JS: The exhibition acknowledges the absence of documented history and the curatorial challenge of how to address archival absence. Many of these artists had limited access to venues and documentation, and many more stories can't be told because of the absence of historical evidence. The exhibition holds space around these absences.

EL: And for all those absences, it shows a large and active global community of artists. They were studying each other, referencing each other or the moment in time, and expanding definitions of dance. People were asking, what can this form do exactly?

JS: The show extends beyond the often described aesthetic categories of dance to the crossings of political and social borders, as in the sections on “Labor and Radical Dance,” “Dance for Spain,” and “Bodies of War,” where socialism and anti-fascism imbued modern dance with impassioned movement for a more just society.

EL: This kind of dance wasn't going to be entertaining, beautiful, light, and airy—it was embracing conflict. These makers were mining the body for its response to these things, as in the work of Edith Segal or Jane Dudley. They took the strong stances and musculature of the laboring class and put it on stage. The photographs show how much was going on in these bodies. It was a really active moment.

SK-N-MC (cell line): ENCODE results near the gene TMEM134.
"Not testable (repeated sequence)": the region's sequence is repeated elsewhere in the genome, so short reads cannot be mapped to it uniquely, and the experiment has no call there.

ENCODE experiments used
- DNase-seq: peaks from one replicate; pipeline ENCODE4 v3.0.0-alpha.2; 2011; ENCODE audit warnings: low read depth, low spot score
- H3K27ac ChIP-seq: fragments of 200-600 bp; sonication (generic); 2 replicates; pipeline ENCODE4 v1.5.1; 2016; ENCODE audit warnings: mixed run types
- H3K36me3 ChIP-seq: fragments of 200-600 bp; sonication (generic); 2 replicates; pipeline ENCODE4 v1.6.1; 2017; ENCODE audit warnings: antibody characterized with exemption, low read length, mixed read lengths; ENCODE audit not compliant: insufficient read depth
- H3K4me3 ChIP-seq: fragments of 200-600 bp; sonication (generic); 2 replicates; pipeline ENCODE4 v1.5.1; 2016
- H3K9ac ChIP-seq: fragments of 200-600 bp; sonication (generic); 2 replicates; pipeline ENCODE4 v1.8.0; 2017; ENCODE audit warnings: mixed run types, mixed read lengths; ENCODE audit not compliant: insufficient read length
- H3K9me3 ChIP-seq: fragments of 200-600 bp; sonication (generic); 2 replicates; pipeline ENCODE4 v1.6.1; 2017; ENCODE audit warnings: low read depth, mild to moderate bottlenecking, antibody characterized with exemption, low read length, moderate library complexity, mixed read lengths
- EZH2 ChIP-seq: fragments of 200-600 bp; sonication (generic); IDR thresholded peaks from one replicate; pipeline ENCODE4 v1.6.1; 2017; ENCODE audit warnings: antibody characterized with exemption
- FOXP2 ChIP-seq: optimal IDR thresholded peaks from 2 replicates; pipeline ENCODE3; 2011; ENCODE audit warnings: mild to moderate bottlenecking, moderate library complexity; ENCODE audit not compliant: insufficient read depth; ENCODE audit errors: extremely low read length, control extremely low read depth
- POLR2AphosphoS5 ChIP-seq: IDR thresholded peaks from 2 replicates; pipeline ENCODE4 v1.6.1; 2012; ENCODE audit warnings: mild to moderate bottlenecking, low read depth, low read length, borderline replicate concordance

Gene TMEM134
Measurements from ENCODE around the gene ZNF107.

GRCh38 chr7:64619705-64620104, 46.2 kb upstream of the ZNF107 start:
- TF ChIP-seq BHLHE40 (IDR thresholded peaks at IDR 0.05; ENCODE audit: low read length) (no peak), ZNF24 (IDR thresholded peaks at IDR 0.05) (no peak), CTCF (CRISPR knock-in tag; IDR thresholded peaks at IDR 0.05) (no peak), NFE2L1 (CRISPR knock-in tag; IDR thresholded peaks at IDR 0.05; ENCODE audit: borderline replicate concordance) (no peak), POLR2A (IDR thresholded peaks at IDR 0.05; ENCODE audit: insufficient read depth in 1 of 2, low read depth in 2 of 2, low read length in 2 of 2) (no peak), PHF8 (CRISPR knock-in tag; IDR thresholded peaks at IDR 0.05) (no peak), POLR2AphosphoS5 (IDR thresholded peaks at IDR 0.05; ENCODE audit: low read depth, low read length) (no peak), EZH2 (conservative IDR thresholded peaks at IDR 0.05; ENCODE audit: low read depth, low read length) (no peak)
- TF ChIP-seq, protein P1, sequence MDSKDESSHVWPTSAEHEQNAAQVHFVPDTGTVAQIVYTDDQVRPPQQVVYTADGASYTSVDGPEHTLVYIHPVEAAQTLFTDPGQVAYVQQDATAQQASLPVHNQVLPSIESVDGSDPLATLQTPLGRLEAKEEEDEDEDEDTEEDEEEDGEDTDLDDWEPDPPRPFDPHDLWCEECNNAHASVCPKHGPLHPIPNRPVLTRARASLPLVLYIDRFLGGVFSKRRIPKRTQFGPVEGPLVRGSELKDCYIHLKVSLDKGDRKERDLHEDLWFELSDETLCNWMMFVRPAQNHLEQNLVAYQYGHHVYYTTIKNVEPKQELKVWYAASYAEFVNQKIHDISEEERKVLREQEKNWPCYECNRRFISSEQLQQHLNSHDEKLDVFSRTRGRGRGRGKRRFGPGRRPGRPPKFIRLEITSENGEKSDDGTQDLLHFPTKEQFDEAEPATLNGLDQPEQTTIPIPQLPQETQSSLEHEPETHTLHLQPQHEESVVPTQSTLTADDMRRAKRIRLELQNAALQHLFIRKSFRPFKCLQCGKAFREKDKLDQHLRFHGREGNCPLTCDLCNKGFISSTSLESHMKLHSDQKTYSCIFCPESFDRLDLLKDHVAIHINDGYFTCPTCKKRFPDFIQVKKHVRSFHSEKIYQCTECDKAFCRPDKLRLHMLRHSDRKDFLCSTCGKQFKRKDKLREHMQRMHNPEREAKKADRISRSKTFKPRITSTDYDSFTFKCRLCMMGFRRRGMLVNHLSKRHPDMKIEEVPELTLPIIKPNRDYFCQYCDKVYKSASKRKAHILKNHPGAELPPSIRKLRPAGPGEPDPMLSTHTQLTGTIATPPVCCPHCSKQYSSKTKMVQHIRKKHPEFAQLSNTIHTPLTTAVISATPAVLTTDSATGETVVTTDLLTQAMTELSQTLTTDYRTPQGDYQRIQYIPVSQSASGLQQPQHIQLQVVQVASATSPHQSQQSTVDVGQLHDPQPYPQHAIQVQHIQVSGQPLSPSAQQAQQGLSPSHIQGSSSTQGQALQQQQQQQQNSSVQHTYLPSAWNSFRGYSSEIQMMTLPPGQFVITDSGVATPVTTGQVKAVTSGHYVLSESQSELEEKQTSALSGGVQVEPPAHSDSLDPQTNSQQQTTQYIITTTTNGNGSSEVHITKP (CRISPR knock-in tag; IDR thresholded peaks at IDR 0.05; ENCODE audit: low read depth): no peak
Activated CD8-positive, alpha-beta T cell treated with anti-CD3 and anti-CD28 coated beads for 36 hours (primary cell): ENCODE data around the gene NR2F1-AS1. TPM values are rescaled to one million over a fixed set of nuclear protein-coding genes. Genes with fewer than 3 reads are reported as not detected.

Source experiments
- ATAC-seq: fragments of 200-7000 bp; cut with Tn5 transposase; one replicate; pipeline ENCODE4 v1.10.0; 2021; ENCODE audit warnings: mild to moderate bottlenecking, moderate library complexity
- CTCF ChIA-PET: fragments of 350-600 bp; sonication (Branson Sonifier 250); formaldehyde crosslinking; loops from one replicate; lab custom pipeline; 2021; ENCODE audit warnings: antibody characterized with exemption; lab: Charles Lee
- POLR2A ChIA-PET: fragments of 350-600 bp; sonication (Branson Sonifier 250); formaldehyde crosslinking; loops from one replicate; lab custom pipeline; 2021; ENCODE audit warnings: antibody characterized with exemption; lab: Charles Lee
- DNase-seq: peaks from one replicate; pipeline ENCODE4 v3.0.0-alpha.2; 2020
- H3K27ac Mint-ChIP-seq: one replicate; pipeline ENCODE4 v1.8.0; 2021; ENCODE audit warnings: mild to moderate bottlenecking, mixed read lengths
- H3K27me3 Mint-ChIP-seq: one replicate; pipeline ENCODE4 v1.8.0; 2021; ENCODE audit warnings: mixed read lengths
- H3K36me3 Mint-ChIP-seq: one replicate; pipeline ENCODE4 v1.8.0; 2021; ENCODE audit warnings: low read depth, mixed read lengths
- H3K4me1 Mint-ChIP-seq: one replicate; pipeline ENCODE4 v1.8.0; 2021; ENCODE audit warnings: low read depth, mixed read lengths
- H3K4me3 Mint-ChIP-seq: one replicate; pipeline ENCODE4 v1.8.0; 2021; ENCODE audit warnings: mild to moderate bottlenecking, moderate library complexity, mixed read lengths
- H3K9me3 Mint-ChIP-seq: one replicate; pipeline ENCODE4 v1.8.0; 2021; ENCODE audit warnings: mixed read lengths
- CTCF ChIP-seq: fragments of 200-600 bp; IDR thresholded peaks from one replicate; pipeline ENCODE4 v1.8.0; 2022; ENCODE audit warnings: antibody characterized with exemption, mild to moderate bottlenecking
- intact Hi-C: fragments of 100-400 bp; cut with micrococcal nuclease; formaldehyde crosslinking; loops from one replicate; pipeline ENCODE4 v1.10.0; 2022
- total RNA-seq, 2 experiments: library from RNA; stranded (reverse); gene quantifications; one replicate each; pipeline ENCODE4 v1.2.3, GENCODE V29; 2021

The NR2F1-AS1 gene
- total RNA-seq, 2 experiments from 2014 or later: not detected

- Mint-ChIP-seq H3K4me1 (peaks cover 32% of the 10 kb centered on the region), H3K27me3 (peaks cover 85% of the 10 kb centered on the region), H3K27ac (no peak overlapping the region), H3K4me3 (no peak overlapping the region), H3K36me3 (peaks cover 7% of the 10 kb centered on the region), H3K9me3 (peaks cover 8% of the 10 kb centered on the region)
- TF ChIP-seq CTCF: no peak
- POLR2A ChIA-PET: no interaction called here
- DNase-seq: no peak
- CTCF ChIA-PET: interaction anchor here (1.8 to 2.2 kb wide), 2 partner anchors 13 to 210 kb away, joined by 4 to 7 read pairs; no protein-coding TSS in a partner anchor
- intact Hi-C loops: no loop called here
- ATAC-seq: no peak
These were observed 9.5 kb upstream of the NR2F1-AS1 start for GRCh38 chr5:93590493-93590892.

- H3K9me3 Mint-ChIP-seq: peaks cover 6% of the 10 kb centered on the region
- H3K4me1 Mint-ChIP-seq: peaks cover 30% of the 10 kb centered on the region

JS: Yes, the radical politics of the times allowed makers to use the radical body to respond to the traumas of war, class, and political conflict.

EL: It also raises questions about now. Are we questioning new hybrids? What are the new curiosities, but also the current struggles? Not that every work has to be a work of activism, but performance and dance are social engagement at the core. So, how are we affecting others? Are we thinking about that?

JS: It centers on the fact that arts can be a force of resistance, and this historical look asks of us, is art doing this today?

EL: The exhibition doesn't dwell on aesthetics. It doesn't provide you with text or movement analysis, but the aesthetics is something you glean through images in an exhibition so rich with photographs, many of which I have never seen.